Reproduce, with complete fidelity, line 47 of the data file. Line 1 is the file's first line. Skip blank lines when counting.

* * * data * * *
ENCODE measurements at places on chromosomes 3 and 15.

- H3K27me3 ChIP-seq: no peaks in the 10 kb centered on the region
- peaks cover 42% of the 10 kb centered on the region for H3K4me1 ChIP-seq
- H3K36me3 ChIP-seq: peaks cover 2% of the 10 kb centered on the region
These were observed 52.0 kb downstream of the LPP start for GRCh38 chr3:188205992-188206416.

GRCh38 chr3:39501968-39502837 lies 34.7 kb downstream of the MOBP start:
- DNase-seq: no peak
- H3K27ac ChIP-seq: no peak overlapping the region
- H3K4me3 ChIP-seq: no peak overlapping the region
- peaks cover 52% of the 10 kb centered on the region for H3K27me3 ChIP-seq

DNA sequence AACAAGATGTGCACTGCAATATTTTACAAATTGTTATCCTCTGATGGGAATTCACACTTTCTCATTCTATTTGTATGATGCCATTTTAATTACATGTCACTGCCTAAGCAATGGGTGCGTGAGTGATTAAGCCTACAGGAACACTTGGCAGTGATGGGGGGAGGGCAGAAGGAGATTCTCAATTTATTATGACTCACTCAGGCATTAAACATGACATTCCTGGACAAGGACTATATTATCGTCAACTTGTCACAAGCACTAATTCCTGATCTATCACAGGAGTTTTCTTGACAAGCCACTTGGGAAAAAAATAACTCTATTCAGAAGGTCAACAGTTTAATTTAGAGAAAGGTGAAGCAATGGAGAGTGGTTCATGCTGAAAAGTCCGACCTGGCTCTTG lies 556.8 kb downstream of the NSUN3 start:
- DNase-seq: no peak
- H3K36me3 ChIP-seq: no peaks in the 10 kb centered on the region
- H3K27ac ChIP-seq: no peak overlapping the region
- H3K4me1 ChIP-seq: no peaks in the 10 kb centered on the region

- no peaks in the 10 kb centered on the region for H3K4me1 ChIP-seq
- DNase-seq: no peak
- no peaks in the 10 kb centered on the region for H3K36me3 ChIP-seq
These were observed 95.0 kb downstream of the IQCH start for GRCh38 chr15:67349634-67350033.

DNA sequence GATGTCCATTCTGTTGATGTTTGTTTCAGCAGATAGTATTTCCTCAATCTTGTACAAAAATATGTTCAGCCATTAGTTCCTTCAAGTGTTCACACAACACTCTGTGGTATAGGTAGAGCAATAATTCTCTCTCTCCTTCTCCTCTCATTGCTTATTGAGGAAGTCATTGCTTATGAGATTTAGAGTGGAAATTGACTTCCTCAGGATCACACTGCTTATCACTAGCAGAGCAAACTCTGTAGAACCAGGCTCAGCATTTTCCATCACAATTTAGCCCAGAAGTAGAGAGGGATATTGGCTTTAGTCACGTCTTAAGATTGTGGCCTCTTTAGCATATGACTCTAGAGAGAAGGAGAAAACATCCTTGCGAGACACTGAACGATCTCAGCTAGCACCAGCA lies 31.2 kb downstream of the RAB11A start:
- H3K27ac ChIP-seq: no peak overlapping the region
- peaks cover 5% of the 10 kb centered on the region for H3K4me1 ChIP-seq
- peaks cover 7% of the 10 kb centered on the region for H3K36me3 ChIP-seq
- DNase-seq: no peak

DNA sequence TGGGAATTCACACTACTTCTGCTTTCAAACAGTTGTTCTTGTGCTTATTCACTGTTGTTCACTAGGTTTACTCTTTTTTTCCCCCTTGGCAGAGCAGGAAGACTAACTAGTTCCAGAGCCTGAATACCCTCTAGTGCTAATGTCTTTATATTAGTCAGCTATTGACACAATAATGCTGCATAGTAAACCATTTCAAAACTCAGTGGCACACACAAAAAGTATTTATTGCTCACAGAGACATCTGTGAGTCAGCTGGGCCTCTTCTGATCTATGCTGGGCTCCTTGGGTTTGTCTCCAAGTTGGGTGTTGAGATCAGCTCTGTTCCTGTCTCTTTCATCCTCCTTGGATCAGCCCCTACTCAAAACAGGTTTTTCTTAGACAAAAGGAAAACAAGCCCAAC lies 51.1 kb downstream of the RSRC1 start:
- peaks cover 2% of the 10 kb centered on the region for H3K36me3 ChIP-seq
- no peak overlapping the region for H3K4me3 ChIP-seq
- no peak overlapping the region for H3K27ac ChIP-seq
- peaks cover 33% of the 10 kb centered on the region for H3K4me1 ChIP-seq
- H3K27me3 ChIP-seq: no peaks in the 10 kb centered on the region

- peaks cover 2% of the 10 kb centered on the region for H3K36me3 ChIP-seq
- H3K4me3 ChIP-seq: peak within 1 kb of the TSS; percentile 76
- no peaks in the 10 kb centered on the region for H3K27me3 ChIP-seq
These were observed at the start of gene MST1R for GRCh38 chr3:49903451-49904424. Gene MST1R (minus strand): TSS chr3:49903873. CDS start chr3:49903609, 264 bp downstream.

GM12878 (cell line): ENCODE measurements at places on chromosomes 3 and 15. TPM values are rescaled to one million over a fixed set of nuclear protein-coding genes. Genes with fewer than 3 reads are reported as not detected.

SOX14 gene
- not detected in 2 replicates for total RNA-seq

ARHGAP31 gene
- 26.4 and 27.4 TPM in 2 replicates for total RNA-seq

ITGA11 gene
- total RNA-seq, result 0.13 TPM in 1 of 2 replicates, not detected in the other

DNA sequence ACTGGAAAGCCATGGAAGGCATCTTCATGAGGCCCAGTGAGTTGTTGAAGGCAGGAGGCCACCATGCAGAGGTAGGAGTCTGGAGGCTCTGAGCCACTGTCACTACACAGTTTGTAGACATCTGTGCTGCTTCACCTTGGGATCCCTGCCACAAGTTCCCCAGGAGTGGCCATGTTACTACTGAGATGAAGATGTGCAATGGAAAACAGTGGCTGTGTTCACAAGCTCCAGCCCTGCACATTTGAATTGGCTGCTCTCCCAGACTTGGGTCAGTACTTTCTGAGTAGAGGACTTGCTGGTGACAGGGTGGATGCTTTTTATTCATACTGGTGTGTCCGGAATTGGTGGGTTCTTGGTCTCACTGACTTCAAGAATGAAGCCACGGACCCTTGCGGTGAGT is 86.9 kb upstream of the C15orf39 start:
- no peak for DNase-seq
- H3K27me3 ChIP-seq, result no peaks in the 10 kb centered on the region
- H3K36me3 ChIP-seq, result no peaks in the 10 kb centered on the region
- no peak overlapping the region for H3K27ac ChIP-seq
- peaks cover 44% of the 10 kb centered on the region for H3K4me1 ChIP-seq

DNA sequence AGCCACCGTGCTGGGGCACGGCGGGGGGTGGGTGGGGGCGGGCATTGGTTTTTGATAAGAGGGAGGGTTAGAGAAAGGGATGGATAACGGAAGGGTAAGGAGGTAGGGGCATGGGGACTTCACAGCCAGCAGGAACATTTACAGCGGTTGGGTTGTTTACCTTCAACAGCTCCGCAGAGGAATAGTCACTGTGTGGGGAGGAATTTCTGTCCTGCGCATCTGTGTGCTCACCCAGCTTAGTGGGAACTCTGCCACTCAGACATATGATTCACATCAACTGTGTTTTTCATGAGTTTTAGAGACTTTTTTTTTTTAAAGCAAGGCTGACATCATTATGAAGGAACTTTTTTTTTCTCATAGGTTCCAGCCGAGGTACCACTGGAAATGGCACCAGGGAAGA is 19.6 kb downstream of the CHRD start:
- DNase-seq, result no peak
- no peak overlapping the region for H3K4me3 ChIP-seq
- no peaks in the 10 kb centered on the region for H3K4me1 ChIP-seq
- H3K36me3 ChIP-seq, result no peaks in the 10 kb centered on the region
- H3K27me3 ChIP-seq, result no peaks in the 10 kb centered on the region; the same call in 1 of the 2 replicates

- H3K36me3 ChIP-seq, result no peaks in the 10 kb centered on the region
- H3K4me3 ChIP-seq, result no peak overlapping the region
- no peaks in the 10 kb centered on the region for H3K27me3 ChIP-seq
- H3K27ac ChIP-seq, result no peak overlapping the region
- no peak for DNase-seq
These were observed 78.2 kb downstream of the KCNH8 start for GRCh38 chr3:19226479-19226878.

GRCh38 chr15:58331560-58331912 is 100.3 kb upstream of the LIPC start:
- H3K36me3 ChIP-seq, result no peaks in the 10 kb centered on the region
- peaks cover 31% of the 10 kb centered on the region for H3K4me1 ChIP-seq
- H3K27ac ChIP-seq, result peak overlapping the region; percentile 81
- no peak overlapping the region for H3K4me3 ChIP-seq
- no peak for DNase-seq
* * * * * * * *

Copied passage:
- peaks cover 44% of the 10 kb centered on the region for H3K4me1 ChIP-seq